the rate of deposition and become smothered, thereby limiting their mobility and access to

oxygen. Modeling predicts the extent of cuttings deposition above this threshold is confined to

within a relatively short distance from the well location, with the largest modeled area

predicted to be approximately 43 m in diameter. Deposition thicknesses decrease rapidly with

increasing distance from the well. Although the 1 cm thickness does not represent an impact

threshold, Table 7-8, also shows the predicted areal coverage of deposition above this level for

each scenario.

While the above results are expressed in terms of total depositional thickness at completion of

drilling of the well, it is appropriate to compare these total thicknesses to the deposition

threshold (rate) of 5 cm per month. This is based on the fact that the modeling was conducted

assuming a constant well completion rate that simulates even the deepest of the modeled wells

being completed in approximately 21 days. In reality, it is likely there will be some pauses and

delays during the drilling of a well, meaning the actual drilling duration likely will be greater

than 21 days. Under the assumption that a subsequent well at a given drill center would not be

started any sooner than 30 days after the start of the previous well at that drill center, the total

depositional thicknesses therefore represent a conservatively high estimate of the average

depositional rate across a full month.

In terms of a magnitude rating, the impact on sediment morphology was viewed in the context

of the resources’ overall functionality with respect to providing a habitat for benthic organisms.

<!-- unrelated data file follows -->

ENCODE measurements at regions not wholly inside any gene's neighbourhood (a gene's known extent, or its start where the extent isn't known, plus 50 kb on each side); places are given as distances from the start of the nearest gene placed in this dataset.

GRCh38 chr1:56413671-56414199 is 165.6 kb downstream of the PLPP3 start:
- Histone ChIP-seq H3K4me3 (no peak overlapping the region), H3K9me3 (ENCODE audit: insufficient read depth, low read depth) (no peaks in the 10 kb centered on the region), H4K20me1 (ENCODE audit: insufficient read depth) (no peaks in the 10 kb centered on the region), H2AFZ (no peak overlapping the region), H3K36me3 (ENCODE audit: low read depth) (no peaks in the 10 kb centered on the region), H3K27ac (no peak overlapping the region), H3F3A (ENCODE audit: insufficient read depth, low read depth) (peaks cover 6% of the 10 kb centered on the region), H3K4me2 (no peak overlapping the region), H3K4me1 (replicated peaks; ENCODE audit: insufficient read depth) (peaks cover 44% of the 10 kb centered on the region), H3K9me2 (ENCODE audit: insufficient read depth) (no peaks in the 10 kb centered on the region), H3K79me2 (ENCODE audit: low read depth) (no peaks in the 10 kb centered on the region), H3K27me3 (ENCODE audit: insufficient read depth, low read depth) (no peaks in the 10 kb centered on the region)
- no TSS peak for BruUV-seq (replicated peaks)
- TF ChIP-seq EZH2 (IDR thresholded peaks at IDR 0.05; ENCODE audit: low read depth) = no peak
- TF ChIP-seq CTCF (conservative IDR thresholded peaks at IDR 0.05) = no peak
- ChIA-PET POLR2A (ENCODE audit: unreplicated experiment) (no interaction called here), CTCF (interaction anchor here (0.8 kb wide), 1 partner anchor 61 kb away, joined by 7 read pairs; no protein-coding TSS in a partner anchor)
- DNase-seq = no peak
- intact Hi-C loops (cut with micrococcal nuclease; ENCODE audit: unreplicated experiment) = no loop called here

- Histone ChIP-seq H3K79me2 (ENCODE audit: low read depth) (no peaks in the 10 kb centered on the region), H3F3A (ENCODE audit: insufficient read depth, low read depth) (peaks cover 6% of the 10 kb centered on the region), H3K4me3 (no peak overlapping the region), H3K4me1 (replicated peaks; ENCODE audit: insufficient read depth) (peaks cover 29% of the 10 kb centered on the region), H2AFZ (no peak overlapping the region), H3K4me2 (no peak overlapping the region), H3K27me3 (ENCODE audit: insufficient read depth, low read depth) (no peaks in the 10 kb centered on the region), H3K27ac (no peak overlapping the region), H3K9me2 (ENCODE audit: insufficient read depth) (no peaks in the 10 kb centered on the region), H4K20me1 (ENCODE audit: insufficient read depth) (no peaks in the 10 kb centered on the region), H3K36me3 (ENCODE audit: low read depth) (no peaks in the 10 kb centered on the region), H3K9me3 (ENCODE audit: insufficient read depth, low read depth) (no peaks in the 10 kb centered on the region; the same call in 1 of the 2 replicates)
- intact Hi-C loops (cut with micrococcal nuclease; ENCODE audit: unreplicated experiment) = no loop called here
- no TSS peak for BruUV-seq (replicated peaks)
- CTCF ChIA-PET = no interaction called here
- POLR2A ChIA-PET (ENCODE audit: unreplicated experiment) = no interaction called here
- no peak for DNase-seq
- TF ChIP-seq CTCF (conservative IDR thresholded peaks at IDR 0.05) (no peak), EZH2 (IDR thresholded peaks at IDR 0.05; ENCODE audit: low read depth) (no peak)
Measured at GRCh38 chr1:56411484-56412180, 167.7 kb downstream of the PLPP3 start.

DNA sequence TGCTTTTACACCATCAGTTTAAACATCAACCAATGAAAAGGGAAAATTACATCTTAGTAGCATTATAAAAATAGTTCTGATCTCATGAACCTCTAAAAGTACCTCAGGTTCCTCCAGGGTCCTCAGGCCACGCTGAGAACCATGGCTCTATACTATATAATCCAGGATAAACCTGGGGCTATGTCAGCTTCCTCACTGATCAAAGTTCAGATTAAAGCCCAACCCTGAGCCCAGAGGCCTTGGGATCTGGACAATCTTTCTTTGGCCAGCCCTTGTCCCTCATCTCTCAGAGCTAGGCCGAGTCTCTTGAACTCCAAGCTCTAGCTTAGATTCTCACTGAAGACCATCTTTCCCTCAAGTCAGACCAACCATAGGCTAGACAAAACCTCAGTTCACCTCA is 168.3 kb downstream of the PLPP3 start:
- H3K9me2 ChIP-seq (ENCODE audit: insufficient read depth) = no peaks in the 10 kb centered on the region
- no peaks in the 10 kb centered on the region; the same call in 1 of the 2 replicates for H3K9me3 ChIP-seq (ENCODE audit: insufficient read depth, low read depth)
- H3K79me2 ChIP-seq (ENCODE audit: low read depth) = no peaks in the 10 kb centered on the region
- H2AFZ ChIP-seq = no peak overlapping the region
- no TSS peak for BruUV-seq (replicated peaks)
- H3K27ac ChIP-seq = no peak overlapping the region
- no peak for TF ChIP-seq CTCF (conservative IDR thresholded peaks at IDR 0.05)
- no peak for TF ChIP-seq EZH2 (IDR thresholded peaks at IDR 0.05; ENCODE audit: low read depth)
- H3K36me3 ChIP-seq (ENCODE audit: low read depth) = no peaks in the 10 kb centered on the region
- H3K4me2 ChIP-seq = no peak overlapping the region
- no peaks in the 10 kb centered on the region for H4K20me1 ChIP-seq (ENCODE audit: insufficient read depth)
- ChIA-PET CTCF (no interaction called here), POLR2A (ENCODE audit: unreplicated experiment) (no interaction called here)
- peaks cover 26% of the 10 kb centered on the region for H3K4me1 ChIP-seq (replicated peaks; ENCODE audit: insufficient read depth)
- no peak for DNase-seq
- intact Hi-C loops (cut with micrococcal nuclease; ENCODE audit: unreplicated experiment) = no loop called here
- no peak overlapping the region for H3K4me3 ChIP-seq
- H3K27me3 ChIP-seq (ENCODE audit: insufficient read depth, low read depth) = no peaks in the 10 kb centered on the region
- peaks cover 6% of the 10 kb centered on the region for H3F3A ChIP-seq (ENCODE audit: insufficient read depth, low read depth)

In this sense, the magnitude rating is expressed based on the fraction of the overall resource

being impacted at any one time by the Project. Assuming no more than two drill ships could be

drilling at any one time, the conservative approach is therefore to double the highest total area

results from Table 7-8, to reflect the largest area predicted to be subjected to a cuttings

deposition rate greater than 5 cm per month at any one time. This results in a predicted area of

approximately 11,600 m2 (~124,860 ft2), which represents approximately 0.00004 percent of the

area of the Stabroek Block. Further, as described above, the currents are expected to redistribute

the cuttings away from their initial deposition sites over time, gradually reducing their

thickness on the seafloor at these locations. Considering the extremely limited scale of impact

relative to the overall sediment resource of the Stabroek Block, the magnitude of impact on

sediment morphology from drill cutting deposition was rated as Negligible.



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Sensitivity of Resource – Sediment Morphology

The sensitivity of the overall marine sediment resource to morphology impacts from drill

cuttings deposition is considered Low, as unlike the mud banks offshore Guyana that are of

critical ecological importance as feeding zones for birds, nursery areas for fish, and habitat for a

variety of invertebrates, the deepwater sediments impacted by the drill cuttings discharge do

not support high densities of marine species and are not unique.

A separate consideration was made for the mud banks offshore Guyana; they are of critical

ecological importance as feeding zones for birds, nursery areas for fish, and habitat for a variety

of invertebrates. Thus, they were assigned a sensitivity rating of High.

Impact Significance and Mitigation Measures – Sediment Morphology

Based on the magnitude of impact and receptor sensitivity ratings, the significance of impacts

on sediment morphology is Negligible. Based on this rating, no mitigation is recommended.

With respect to the mud banks, as discussed in Section 6.1.3, these features exist within 40 km

(approximately 25 mi) from the shore (i.e., on the order of approximately 160 km (~100 mi) from

the drilling locations). Based on the results of modeling, the cuttings would not reach the mud

banks; hence, the impact magnitude rating (specifically for the mud banks) is Negligible. Thus,

despite the High sensitivity rating for the mud banks, the Negligible impact magnitude leads

to a significance rating of Negligible for potential morphological impacts on the mud banks.

Based on this rating, no mitigation is recommended.